Creating a welcoming classroom environment is an aspect of teaching that many educators agonize over. The demands of a practical space that is also aesthetically pleasing tends to create frustration in even the most seasoned professionals.
Luckily, through trial and error and 'living in the space' a while we master this challenge. We find the right balance for a specific group of children as they maneuver their way around art materials, classroom libraries, storage units, book bins, blocks, computers and various centers. With so much focus on the physical environment we often overlook the importance of setting the tone in auditory terms.
Although many of the children I teach are Deaf or hard-of-hearing I do think it is worthwhile to invest some energy into finding soothing background music to help set the energy in the class. The music is not on constantly but when I do play it, very quietly, it appears to affect the mood of the children. Every so often there will emerge a tinkling piano or a deep bass note, barely audible but lingering in the subconscious to edify the learning.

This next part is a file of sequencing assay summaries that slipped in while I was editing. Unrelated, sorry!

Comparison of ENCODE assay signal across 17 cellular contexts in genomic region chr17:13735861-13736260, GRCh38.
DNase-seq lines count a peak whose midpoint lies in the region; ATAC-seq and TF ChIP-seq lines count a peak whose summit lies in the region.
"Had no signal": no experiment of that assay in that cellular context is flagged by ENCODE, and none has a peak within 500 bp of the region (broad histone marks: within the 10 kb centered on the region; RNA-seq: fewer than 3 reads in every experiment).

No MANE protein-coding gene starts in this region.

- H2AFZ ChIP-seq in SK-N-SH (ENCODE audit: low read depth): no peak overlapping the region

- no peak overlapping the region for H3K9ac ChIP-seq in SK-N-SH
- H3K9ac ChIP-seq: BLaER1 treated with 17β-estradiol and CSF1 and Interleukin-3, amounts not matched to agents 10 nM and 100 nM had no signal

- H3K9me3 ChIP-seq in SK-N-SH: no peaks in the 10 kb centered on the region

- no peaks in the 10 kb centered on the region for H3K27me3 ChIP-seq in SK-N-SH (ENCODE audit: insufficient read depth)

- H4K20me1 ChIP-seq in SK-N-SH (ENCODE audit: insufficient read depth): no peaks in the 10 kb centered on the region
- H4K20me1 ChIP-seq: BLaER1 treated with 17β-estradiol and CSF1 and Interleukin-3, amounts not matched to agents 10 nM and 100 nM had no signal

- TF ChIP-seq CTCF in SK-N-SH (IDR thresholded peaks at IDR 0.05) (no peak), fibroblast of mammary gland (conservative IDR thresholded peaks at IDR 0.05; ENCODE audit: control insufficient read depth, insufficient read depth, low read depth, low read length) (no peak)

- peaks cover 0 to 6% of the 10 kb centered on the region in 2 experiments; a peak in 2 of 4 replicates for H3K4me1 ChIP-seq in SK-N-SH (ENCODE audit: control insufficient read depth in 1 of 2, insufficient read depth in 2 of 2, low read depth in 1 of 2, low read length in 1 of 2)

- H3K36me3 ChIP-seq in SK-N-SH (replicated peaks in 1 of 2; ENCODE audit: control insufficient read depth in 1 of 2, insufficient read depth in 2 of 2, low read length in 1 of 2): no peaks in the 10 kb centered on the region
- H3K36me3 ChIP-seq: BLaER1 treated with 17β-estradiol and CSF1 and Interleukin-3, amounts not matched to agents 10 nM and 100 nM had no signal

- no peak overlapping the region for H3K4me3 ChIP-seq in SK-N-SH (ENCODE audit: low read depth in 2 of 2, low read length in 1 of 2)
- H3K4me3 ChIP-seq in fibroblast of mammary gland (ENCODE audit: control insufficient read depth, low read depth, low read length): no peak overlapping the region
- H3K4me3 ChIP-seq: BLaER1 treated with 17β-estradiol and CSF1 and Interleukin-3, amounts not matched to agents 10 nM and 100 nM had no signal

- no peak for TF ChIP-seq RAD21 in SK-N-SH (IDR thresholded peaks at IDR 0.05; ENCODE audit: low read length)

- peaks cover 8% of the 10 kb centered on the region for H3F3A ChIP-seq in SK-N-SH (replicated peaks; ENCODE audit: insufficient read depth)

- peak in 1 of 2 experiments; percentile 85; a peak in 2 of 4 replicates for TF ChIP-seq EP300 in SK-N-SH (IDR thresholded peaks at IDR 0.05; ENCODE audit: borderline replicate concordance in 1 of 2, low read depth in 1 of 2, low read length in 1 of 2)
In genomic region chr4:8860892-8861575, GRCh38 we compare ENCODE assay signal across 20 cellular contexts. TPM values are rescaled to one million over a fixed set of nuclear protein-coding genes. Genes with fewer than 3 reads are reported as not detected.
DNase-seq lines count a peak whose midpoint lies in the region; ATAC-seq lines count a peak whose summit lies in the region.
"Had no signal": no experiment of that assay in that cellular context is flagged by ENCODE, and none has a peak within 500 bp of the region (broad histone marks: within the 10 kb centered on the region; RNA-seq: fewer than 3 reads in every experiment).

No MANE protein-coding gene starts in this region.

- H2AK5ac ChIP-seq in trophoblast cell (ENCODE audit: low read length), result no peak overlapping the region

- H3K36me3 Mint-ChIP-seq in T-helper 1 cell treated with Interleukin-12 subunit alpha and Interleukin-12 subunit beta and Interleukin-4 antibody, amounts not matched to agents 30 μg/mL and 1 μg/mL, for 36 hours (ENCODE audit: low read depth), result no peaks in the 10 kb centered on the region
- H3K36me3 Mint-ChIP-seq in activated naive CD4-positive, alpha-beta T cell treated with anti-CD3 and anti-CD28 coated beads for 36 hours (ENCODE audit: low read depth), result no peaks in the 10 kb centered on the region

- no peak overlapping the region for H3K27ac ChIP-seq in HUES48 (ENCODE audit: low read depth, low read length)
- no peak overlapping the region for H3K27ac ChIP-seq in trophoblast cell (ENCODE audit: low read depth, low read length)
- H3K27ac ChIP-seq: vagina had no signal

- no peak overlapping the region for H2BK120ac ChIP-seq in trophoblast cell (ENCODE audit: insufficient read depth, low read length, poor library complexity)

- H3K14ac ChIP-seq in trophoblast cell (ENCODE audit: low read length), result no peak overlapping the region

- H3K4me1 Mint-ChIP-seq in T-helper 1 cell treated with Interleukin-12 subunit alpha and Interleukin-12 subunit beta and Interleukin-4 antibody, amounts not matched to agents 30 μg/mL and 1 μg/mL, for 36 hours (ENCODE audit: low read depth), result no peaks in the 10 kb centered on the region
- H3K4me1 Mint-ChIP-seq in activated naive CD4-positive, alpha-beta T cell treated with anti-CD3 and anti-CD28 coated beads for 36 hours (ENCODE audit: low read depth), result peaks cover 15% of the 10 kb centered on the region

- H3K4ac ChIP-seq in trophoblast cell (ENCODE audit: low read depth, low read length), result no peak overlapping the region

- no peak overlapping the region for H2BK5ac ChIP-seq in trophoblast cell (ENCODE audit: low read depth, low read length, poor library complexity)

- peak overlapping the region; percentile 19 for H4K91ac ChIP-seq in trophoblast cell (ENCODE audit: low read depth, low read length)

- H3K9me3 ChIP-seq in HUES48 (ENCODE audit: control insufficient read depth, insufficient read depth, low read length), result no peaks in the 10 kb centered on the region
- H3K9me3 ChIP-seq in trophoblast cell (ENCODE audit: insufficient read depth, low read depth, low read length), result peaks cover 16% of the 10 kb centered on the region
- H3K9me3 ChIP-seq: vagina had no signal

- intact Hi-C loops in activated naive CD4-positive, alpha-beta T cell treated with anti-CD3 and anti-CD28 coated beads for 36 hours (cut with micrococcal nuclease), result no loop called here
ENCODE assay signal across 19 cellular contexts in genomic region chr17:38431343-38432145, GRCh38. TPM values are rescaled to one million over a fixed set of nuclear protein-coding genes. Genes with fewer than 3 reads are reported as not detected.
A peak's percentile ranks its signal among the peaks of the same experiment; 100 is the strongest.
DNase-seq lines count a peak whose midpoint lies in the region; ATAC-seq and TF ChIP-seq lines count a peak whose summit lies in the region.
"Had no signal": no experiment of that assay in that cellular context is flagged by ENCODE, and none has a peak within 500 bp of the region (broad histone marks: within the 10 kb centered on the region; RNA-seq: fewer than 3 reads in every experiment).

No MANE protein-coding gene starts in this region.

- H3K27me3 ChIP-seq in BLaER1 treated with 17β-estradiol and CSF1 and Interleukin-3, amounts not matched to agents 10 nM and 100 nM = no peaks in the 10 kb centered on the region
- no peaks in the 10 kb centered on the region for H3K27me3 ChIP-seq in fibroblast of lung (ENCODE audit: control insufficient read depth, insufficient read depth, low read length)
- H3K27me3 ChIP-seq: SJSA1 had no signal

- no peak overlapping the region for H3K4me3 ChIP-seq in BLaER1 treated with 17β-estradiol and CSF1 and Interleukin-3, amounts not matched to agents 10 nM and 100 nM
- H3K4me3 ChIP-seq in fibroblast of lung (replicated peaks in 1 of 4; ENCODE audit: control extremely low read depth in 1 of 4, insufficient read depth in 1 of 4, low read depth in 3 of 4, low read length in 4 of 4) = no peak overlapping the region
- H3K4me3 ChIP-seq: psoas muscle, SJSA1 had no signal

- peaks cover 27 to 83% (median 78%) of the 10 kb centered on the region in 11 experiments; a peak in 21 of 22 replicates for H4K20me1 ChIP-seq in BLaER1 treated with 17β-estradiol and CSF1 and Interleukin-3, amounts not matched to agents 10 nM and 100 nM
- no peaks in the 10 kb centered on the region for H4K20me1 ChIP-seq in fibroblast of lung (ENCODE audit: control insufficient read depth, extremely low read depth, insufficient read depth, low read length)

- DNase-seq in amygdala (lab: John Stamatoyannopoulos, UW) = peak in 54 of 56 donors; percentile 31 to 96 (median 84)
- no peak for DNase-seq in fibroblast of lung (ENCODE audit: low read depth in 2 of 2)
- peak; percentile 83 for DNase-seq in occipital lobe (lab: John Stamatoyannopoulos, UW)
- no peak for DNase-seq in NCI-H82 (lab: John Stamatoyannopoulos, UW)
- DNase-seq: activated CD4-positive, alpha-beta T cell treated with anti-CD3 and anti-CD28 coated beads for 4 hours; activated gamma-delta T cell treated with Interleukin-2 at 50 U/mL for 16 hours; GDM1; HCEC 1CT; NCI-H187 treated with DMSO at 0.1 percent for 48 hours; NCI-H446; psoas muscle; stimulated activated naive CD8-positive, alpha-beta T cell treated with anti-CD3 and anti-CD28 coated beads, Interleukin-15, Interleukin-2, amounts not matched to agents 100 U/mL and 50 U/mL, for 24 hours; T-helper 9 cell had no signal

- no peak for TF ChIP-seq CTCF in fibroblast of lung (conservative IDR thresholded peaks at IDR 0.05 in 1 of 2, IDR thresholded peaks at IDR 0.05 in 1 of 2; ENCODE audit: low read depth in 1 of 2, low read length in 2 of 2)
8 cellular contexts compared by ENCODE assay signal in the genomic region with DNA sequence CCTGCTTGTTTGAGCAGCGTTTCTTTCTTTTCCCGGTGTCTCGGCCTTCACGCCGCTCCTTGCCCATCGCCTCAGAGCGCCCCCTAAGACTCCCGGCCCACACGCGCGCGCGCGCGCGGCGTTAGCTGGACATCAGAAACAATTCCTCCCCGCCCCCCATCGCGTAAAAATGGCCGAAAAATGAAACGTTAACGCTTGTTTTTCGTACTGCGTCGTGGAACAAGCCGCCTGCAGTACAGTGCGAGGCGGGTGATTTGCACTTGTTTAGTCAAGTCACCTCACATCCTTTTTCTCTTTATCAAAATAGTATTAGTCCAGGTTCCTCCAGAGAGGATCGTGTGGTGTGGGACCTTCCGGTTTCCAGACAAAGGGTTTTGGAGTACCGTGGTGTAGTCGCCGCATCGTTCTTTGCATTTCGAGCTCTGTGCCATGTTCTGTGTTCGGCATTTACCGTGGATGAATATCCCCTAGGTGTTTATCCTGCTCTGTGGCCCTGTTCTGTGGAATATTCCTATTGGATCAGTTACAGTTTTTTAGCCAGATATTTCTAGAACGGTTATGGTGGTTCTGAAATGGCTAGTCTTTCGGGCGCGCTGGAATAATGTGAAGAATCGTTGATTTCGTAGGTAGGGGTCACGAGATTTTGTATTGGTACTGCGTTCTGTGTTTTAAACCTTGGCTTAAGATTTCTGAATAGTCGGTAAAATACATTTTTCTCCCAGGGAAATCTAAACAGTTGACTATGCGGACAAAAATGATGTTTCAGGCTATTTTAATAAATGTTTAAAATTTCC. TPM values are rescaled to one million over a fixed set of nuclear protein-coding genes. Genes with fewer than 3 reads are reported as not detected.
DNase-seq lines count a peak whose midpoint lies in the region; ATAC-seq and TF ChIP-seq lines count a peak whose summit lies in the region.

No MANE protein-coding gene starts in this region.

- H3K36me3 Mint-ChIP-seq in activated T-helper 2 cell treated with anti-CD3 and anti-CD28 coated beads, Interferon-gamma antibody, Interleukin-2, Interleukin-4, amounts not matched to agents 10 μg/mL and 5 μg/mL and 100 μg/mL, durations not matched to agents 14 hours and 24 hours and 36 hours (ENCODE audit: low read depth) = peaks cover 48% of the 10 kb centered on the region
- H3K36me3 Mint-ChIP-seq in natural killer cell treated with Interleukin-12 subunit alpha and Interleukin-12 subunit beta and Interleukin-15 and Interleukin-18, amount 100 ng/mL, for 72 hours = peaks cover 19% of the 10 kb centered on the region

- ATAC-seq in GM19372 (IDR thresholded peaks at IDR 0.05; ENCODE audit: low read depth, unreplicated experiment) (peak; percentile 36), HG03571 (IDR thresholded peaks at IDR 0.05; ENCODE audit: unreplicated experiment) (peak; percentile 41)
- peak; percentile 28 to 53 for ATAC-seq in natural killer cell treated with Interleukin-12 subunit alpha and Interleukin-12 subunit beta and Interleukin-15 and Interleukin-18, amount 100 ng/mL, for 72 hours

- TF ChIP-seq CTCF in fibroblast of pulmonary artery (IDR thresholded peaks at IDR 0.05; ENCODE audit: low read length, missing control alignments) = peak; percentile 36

At the moment I have three favorite CDs that I recommend to anyone who may want to give it a shot.
Visual: An Ambient Experience by Oystein Sevag & Lakki Patey
I was first introduced to this by my friend Mark who recommended that I listen to it as a companion piece while reading Smilla's Sense of Snow.
It has been part of my teaching life for several years now and I never
get tired of its soothing, hypnotic tones.
Buddhattitude: Freedom from George V Records
Any of the Buddha Bar music would be a good choice but this is my favorite. It does not demand attention as it gently allows your mind to soar. A wonderful mix of sounds to provide the right atmosphere and wonderfully conducive to learning.
Pachelbel Canon and Other Baroque Hits by Tomaso Albinoni, Johann Sebastian Bach, George Frideric Handel, Jean-Joseph Mouret, and Johann Pachelbel
Classical music is always a good choice and this blend of music hits the spot. Ever notice that the action in cartoons is accompanied by the classics? This is a great way to exposure children to the classics before they realize they are too cool to like it.